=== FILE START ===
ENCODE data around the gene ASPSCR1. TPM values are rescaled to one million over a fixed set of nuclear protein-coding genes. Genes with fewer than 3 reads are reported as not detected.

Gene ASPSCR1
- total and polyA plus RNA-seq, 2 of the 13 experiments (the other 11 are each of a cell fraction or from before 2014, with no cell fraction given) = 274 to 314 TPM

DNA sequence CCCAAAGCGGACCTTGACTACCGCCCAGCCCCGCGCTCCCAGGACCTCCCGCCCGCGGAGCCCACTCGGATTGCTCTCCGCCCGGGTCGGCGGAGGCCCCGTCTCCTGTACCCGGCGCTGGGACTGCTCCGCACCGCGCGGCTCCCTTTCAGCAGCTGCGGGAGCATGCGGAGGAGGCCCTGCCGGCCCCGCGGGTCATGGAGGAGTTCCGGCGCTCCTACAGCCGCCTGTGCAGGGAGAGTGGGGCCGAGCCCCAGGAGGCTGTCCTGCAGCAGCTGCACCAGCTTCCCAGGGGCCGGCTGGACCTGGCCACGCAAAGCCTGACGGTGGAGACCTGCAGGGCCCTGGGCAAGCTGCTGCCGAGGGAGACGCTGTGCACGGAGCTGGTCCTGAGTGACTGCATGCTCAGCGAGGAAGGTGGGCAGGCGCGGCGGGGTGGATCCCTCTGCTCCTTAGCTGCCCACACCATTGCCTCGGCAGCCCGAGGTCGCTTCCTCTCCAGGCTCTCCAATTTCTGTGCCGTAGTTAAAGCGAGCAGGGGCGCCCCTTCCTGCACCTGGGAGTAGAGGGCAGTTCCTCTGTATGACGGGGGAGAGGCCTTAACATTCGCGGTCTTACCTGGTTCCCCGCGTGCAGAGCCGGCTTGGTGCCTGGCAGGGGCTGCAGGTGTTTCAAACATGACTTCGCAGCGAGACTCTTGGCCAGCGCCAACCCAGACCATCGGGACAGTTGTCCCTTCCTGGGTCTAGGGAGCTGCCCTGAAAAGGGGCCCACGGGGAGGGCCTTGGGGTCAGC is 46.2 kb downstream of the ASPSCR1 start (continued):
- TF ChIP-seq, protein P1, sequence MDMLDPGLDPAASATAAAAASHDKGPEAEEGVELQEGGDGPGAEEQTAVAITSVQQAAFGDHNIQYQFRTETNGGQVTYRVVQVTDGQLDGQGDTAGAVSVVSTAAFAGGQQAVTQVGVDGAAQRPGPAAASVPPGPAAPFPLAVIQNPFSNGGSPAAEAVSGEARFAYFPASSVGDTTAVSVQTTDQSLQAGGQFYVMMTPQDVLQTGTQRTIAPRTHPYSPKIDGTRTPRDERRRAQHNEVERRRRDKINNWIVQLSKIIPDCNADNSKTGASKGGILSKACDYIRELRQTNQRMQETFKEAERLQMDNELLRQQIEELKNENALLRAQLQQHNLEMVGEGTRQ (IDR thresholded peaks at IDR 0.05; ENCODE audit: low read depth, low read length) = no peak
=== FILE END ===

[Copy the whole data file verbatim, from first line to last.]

ENCODE data around the gene ASPSCR1. TPM values are rescaled to one million over a fixed set of nuclear protein-coding genes. Genes with fewer than 3 reads are reported as not detected.

Gene ASPSCR1
- total and polyA plus RNA-seq, 2 of the 13 experiments (the other 11 are each of a cell fraction or from before 2014, with no cell fraction given) = 274 to 314 TPM

DNA sequence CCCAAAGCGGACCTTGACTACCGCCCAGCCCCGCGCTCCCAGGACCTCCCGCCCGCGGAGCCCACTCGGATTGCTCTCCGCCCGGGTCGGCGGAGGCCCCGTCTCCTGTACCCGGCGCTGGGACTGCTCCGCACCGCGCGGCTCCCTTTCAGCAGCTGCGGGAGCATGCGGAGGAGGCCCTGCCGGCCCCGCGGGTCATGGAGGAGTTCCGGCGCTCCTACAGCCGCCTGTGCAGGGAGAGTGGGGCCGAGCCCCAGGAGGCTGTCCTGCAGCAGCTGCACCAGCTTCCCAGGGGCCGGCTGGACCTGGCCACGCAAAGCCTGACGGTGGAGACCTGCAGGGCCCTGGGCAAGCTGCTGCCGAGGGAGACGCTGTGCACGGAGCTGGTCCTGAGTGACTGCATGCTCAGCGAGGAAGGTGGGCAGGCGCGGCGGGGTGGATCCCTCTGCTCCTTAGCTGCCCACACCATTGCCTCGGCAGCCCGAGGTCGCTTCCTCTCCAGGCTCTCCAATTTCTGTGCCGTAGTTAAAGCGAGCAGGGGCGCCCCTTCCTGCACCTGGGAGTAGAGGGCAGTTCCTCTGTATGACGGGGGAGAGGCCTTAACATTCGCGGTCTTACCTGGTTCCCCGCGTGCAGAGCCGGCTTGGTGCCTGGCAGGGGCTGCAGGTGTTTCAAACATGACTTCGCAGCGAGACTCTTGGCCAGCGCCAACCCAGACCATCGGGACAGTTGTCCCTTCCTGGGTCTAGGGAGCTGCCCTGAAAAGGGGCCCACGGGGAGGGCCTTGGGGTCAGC is 46.2 kb downstream of the ASPSCR1 start (continued):
- TF ChIP-seq, protein P1, sequence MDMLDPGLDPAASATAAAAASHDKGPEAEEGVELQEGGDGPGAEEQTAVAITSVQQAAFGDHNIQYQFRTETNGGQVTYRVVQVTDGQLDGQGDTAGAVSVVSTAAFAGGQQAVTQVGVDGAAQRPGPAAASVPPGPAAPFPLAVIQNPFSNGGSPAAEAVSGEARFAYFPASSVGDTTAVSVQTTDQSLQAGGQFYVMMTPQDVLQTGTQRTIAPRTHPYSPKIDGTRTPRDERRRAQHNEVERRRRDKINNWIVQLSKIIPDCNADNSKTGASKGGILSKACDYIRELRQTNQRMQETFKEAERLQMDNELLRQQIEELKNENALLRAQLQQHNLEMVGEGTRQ (IDR thresholded peaks at IDR 0.05; ENCODE audit: low read depth, low read length) = no peak